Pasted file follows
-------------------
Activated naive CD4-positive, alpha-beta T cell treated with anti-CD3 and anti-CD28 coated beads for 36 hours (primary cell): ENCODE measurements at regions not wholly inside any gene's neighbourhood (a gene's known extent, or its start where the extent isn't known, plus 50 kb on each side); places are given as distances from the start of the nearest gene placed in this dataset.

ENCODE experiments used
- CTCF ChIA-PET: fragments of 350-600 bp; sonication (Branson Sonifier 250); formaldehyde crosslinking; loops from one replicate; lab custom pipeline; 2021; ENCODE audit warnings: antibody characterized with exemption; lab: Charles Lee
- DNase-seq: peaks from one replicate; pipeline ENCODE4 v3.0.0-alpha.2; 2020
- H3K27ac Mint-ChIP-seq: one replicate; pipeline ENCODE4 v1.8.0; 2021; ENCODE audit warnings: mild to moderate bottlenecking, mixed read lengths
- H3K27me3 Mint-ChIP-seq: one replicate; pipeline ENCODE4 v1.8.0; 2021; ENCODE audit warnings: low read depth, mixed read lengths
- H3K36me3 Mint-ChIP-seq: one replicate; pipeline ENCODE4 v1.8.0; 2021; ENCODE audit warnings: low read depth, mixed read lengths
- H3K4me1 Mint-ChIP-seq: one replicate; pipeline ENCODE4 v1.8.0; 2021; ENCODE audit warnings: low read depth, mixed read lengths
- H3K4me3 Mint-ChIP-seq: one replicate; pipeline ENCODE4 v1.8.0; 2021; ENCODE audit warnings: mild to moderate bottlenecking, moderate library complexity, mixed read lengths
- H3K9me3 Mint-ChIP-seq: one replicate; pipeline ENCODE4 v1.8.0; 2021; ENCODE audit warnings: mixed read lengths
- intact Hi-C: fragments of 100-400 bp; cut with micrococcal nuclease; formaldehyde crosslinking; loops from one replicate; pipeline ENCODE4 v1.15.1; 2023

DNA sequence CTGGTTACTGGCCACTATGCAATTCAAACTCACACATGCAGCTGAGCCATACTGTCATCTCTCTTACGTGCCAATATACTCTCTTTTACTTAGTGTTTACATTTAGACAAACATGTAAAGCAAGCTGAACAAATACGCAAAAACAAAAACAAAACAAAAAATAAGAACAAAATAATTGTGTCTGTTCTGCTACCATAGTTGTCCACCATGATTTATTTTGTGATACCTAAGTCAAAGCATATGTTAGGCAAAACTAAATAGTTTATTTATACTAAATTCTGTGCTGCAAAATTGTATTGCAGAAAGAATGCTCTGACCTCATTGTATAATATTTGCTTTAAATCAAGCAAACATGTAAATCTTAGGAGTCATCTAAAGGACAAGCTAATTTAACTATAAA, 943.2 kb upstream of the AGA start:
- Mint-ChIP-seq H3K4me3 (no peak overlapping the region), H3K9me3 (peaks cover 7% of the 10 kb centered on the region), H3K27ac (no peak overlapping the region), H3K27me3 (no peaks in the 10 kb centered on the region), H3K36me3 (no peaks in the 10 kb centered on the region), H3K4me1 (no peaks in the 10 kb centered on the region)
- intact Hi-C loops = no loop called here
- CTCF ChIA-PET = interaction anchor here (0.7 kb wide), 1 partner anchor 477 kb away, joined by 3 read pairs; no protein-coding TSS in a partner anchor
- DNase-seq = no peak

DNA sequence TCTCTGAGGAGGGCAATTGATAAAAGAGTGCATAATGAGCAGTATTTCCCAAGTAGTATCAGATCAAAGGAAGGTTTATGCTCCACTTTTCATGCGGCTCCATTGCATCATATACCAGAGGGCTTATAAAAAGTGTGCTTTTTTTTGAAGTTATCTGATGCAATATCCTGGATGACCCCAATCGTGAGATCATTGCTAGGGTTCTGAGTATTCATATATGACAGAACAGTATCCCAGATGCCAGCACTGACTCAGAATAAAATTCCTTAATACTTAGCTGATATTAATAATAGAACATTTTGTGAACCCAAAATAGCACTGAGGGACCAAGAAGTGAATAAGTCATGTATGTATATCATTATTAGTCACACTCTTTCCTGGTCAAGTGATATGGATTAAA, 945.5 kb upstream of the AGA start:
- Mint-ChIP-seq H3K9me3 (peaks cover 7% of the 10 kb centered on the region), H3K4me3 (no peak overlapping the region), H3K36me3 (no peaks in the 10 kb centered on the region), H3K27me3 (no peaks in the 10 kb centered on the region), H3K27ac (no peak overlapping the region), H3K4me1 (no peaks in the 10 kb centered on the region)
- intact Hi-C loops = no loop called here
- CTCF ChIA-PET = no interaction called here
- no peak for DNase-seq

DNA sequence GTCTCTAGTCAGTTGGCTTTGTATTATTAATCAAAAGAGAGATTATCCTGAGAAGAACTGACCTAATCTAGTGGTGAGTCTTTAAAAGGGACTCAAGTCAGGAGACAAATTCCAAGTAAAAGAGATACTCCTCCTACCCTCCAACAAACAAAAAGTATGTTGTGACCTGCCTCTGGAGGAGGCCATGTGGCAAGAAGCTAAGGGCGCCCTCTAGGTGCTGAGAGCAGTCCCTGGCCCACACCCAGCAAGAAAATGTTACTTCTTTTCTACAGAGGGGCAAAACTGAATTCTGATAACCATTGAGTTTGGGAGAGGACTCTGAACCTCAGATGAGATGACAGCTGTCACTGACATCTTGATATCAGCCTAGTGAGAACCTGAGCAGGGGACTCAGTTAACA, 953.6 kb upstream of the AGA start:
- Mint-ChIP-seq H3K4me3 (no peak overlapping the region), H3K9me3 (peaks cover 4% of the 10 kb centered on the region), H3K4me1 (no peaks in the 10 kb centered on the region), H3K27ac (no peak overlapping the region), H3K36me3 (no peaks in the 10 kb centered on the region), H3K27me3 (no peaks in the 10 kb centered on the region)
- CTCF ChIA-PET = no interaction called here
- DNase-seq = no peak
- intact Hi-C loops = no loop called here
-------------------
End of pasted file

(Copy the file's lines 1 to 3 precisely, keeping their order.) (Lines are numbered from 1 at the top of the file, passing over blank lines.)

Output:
Activated naive CD4-positive, alpha-beta T cell treated with anti-CD3 and anti-CD28 coated beads for 36 hours (primary cell): ENCODE measurements at regions not wholly inside any gene's neighbourhood (a gene's known extent, or its start where the extent isn't known, plus 50 kb on each side); places are given as distances from the start of the nearest gene placed in this dataset.

ENCODE experiments used
- CTCF ChIA-PET: fragments of 350-600 bp; sonication (Branson Sonifier 250); formaldehyde crosslinking; loops from one replicate; lab custom pipeline; 2021; ENCODE audit warnings: antibody characterized with exemption; lab: Charles Lee